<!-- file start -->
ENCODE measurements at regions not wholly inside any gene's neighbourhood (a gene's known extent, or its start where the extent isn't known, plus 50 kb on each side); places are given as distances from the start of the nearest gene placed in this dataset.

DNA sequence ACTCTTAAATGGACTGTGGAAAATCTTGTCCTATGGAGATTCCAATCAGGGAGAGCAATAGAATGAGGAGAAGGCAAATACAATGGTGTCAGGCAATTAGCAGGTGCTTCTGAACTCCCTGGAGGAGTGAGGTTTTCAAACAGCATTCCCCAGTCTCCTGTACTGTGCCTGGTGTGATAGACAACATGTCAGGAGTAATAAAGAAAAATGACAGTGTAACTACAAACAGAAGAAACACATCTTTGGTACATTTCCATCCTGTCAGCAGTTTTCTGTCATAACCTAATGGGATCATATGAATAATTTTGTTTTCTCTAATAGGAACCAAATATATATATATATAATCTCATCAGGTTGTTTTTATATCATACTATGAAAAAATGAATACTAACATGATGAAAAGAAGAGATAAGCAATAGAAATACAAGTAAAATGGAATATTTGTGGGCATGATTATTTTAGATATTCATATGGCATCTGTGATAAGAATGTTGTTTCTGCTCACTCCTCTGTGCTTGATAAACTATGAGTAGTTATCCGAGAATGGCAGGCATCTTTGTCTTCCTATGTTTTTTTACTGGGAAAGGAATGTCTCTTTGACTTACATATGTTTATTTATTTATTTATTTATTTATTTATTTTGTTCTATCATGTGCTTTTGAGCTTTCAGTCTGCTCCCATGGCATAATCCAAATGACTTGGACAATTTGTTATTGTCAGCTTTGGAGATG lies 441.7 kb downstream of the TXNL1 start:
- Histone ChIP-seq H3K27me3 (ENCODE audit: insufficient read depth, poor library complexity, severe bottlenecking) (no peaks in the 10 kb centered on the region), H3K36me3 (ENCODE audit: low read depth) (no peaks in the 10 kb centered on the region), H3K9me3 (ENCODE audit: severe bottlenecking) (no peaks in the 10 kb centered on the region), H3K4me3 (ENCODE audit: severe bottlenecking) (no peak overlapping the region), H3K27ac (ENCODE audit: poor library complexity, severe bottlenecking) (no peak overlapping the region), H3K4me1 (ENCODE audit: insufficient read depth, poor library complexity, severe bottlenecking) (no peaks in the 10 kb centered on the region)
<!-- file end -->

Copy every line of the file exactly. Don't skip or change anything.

ENCODE measurements at regions not wholly inside any gene's neighbourhood (a gene's known extent, or its start where the extent isn't known, plus 50 kb on each side); places are given as distances from the start of the nearest gene placed in this dataset.

DNA sequence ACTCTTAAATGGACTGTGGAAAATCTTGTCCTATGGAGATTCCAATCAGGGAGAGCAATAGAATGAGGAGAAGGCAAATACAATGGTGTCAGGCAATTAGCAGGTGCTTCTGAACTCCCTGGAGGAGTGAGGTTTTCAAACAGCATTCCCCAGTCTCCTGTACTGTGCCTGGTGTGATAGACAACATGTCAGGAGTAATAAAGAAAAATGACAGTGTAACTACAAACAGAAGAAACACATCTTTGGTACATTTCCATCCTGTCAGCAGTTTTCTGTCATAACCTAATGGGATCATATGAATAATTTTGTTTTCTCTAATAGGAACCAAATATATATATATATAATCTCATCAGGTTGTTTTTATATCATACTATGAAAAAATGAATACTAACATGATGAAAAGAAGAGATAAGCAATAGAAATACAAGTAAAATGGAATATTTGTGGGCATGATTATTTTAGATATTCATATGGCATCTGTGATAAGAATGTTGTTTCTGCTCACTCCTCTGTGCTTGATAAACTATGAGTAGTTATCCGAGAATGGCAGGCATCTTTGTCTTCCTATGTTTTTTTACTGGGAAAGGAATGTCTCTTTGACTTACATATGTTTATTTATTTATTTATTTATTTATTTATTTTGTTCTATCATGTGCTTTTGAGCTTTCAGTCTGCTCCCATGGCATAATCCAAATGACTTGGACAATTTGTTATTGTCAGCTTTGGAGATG lies 441.7 kb downstream of the TXNL1 start:
- Histone ChIP-seq H3K27me3 (ENCODE audit: insufficient read depth, poor library complexity, severe bottlenecking) (no peaks in the 10 kb centered on the region), H3K36me3 (ENCODE audit: low read depth) (no peaks in the 10 kb centered on the region), H3K9me3 (ENCODE audit: severe bottlenecking) (no peaks in the 10 kb centered on the region), H3K4me3 (ENCODE audit: severe bottlenecking) (no peak overlapping the region), H3K27ac (ENCODE audit: poor library complexity, severe bottlenecking) (no peak overlapping the region), H3K4me1 (ENCODE audit: insufficient read depth, poor library complexity, severe bottlenecking) (no peaks in the 10 kb centered on the region)